News / Asia

US Senators Support Philippines in S. China Sea Dispute

Multimedia

Audio
TEXT SIZE - +
Simone Orendain

Four U.S. senators visiting Manila have been discussing the South China Sea territorial dispute and touting their support for the Philippines.

Arizona Senator John McCain reiterated the U.S. stance that there is no need to have any sort of confrontation with China over issues related to the South China Sea.  But he also said it is important to strengthen U.S. ties with Manila.

"We think that it's important for us and other ASEAN nations as well as the Philippines to emphasize that we will do whatever we need to do in order to protect the principle of freedom of navigation, particularly in the West Philippine Sea," McCain said.

McCain and the other senators used the preferred local name when referring to the disputed sea, which has some of the world's most heavily traveled sea lanes. The region is believed to have vast oil and gas reserves and also provides abundant fishing.  China says it owns practically the entire sea based on a centuries-old map. But the Philippines, Vietnam, Malaysia, Brunei and Taiwan also have claims to part or all of the sea.

Senator Joseph Lieberman of Connecticut is a senior member of the Senate Armed Services Committee.  He says keeping peace and order means always being ready for war.

"China has made claims over the West Philippine Sea - the South China Sea - that I don't accept and I know the Philippine government doesn't accept," said Lieberman. "The question is how do we reconcile those differences? I think we have a better chance of reconciling them peacefully, as Senator McCain says, if we both strengthen the Philippine military and we continue, and I hope even expand, our presence here on the waters here."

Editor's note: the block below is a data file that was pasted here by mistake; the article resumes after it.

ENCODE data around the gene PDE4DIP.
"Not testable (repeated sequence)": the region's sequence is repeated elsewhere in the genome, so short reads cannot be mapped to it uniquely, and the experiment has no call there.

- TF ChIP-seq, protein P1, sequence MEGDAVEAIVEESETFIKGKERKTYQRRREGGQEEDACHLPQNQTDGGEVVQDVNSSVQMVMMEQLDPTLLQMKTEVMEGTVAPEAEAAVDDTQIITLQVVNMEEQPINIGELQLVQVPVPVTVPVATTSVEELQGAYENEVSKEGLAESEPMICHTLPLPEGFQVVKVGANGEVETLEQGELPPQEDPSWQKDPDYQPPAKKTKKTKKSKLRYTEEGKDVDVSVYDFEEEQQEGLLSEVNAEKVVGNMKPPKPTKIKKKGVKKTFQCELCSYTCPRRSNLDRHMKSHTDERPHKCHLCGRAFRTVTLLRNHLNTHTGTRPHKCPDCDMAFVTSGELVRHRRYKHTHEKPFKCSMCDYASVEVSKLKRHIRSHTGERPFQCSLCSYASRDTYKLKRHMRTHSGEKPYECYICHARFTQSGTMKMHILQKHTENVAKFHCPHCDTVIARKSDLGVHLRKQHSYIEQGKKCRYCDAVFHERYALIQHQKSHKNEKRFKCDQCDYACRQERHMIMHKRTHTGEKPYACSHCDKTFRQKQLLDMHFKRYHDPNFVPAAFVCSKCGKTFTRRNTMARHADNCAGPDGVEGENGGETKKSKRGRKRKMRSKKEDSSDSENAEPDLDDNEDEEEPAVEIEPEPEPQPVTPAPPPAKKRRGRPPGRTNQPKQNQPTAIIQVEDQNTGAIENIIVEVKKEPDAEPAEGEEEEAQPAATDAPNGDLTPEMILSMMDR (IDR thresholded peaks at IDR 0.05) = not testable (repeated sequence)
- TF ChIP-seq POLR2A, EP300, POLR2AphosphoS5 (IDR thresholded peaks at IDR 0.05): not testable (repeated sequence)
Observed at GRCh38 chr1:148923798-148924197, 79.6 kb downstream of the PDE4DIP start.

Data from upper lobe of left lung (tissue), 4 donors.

Lieberman pointed to the installation in the Philippines in August of a used American Hamilton-class cutter that is now the country's largest military ship. The Philippines is expected to take possession of another one this year and two more in the future. The BRP Gregorio del Pilar patrols waters along a natural gas drilling project in the South China Sea.

China has expressed displeasure numerous times about U.S. input on the disputes in the South China Sea, such as vocal support for multilateral talks among claimant countries. China continues to emphasize one-on-one talks with each party.

Earlier this month, the Philippines protested what it calls intrusions in mid-December by Chinese vessels and a military ship into waters it says were well within the country's exclusive economic zone. The United Nations designates an exclusive economic zone as a 370 kilometer area beyond a country's coastline. China called the protest baseless.

Last year, the Philippines cited about nine instances of alleged Chinese intrusions into its waters. One allegation accused Chinese boats of harassing an oil exploration ship. China has repeatedly said there were no intrusions.

You May Like

Multimedia Relatives of South Korean Ferry Victims Fire at Authorities

46 people are confirmed dead, but some 250 remain trapped inside sunken ferry More

War Legacy Haunts Vietnam, US Relations

$84 million project aims to clean up soil contaminated by Agent Orange More

Wikipedia Proves Useful for Tracking Flu

Technique gave better results than Center for Disease Control (CDC) and Google’s Flu Trends More

This forum has been closed.
Comments
     
There are no comments in this forum. Be first and add one

Featured Videos

Your JavaScript is turned off or you have an old version of Adobe's Flash Player. Get the latest Flash player.
Ukraine, Russia, United in Faith, Divided in Politicsi
X
Michael Eckels
April 19, 2014